# antisymmetric

## English

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### Etymology

antisymmetric (not comparable)

1. (set theory, order theory, of a binary relation R on a set S) Having the property that, for any two distinct elements of S, at least one is not related to the other via R; equivalently, having the property that, for any x, yS, if both xRy and yRx then x=y.
• 1987, David C. Buchthal, Douglas E. Cameron, Modern Abstract Algebra, Prindle, Weber & Schmidt, page 479,
The standard example for an antisymmetric relation is the relation less than or equal to on the real number system.
• 2006, S. C. Sharma, Metric Space, Discovery Publishing House, page 73:
(i) The identity relation on a set A is an antisymmetric relation.
(ii) Let R be a relation on the set N of natural numbers defined by
x R y $\Leftrightarrow$ 'x divides y' for all x, y ∈ N.
This relation is an antisymmetric relation on N.
2. (linear algebra, of certain mathematical objects) Whose sign changes on the application of a matrix transpose or some generalisation thereof:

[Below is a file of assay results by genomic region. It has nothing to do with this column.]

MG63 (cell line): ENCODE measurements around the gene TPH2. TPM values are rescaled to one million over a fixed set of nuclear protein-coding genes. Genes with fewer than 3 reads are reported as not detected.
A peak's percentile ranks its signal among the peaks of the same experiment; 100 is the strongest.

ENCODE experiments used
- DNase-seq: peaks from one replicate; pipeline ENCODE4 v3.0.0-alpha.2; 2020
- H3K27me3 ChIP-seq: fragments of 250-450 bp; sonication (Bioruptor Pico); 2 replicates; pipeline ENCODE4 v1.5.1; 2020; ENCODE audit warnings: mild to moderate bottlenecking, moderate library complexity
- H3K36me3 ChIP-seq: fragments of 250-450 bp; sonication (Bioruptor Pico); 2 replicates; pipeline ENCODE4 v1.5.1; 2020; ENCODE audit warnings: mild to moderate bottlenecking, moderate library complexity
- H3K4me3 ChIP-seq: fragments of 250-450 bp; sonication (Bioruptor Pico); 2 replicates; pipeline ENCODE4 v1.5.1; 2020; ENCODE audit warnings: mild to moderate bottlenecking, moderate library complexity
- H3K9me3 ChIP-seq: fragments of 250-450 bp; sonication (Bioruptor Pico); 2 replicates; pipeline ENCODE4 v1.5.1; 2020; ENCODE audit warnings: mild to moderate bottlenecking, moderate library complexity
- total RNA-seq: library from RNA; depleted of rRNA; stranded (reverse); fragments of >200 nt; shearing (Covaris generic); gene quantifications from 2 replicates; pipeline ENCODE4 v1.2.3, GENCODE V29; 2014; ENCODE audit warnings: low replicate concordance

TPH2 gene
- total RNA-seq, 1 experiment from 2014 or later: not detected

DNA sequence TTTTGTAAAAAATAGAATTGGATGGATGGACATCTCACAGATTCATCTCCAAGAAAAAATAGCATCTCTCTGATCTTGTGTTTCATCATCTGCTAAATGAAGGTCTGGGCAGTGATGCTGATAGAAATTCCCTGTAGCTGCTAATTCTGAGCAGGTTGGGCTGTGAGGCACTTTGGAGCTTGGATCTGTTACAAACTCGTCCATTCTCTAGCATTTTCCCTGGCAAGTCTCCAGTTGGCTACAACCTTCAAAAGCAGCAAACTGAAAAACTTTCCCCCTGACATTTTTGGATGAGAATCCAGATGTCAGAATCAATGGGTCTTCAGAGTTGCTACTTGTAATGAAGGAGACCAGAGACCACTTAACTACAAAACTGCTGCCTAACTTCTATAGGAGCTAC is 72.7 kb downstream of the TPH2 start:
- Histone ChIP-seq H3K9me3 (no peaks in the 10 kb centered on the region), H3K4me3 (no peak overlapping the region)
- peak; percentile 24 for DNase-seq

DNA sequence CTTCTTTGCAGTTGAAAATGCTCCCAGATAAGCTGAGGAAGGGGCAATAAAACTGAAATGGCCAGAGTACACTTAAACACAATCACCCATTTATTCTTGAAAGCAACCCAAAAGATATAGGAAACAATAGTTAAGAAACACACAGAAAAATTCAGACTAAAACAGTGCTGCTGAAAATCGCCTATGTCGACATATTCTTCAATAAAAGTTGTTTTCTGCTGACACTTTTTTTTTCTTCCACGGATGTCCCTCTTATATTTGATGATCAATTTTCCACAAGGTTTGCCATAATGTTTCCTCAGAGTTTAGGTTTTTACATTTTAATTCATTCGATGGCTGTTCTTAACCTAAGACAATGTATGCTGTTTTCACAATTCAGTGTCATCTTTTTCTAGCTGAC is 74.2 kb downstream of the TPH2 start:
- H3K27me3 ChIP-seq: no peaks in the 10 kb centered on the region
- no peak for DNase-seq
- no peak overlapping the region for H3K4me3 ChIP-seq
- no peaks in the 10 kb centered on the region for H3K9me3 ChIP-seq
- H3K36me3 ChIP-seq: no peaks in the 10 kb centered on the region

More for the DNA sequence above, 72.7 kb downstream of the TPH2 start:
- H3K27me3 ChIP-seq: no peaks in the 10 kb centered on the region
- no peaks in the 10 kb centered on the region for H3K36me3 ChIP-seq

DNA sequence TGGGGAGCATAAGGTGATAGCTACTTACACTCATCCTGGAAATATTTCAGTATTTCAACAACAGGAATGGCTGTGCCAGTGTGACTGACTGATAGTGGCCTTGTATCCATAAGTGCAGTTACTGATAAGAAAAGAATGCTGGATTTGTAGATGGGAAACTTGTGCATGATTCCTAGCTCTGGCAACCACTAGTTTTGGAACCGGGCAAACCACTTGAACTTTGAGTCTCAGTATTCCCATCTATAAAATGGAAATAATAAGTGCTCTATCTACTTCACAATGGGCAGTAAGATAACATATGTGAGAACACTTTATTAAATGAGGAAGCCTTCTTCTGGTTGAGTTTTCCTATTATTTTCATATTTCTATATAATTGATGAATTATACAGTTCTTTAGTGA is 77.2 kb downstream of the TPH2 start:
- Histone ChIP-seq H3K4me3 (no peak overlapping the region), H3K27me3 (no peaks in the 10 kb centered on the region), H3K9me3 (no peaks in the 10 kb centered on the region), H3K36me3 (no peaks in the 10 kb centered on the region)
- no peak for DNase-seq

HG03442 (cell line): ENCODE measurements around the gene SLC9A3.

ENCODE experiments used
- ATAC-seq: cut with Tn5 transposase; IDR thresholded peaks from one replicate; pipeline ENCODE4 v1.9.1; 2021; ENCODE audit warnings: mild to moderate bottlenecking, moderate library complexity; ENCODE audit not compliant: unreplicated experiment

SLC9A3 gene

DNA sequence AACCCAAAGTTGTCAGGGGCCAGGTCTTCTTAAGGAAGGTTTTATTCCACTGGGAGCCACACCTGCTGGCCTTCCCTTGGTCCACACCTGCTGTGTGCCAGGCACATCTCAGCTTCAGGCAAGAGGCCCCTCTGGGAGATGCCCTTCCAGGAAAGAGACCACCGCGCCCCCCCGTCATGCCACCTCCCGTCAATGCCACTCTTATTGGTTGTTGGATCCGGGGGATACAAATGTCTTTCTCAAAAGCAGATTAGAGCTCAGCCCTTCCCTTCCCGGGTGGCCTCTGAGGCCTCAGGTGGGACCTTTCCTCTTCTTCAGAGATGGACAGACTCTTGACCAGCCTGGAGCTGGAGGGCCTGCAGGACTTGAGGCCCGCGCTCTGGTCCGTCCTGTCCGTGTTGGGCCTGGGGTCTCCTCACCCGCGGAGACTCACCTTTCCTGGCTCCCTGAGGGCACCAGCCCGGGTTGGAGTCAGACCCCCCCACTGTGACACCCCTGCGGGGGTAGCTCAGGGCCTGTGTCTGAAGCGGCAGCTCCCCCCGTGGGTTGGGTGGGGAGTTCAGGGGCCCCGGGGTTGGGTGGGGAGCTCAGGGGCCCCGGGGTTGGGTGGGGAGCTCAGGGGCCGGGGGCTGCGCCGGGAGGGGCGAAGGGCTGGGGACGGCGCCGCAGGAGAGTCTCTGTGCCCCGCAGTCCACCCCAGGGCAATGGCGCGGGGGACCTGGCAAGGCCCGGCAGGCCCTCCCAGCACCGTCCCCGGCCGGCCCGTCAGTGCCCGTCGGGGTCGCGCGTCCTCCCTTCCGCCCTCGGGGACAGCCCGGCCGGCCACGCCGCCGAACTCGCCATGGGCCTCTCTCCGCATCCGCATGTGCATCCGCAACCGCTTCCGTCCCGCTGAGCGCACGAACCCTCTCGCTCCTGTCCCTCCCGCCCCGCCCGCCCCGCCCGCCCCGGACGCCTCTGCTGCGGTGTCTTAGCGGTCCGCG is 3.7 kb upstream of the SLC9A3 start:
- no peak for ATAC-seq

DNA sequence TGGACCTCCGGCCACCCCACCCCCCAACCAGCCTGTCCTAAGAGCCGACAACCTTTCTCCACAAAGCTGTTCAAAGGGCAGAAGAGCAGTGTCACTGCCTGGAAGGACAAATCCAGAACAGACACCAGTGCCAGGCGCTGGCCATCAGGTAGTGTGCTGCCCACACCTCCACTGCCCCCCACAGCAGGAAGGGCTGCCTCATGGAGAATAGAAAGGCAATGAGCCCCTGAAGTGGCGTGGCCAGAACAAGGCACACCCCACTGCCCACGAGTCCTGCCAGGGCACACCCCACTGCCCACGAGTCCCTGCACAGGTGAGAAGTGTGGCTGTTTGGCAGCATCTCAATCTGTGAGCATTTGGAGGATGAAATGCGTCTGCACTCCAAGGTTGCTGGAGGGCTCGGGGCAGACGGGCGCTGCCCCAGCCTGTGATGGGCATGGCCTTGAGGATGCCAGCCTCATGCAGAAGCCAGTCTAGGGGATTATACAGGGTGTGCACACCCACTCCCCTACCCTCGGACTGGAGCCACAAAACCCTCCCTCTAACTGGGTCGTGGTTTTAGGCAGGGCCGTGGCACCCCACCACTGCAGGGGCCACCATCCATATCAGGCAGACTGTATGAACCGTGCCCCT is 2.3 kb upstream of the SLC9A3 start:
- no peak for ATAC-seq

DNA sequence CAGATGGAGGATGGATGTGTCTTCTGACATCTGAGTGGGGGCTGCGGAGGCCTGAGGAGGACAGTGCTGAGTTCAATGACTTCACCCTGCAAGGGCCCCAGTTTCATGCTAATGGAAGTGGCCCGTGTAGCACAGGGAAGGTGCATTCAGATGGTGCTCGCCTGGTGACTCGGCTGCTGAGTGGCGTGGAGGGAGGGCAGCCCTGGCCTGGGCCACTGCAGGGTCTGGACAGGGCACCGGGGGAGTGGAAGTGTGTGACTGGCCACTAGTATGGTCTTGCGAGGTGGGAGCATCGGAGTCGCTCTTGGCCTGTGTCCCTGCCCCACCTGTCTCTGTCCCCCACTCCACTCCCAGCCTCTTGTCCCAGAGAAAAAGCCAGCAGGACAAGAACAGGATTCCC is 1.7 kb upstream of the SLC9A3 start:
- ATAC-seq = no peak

1. (of a matrix) Whose transpose equals its negative (i.e., MT = −M);
• 1974, Robert McCredie May, Stability and Complexity in Model Ecosystems, Princeton University Press, page 193:
The eigenvalues of an antisymmetric matrix are all purely imaginary numbers, and occur as conjugate pairs, $+iw$ and $-iw$ . As a corollary it follows that an antisymmetric matrix of odd order necessarily has one eigenvalue equal to zero; antisymmetric matrices of odd order are singular.
2. (of a tensor) That changes sign when any two indices are interchanged (e.g., Tijk = -Tjik);
• 1986, Millard F. Beatty Jr., Principles of Engineering Mechanics, Volume 1: Kinematics - The Geometry of Motion, Plenum Press, page 163:
Notice that the tensors defined by:
$\textstyle T_{S}\equiv {\frac {1}{2}}(T+T^{T})$ ,     $\textstyle T_{A}\equiv {\frac {1}{2}}(T-T^{T}),$ (3.47)
are the symmetric and antisymmetric parts, respectively; they are known as the symmetric and antisymmetric parts of T.
3. (of a bilinear form) For which B(w,v) = -B(v,w).
• 2012, Stephanie Frank Singer, Symmetry in Mechanics: A Gentle, Modern Introduction, Springer, page 28:
Antisymmetric bilinear forms and wedge products are defined exactly as above, only now they are functions from $\mathbb {R} ^{n}\times \mathbb {R} ^{n}$ to $\mathbb {R}$ . []
Exercise 21 Show that every antisymmetric bilinear form on $\mathbb {R} ^{3}$ is a wedge product of two covectors.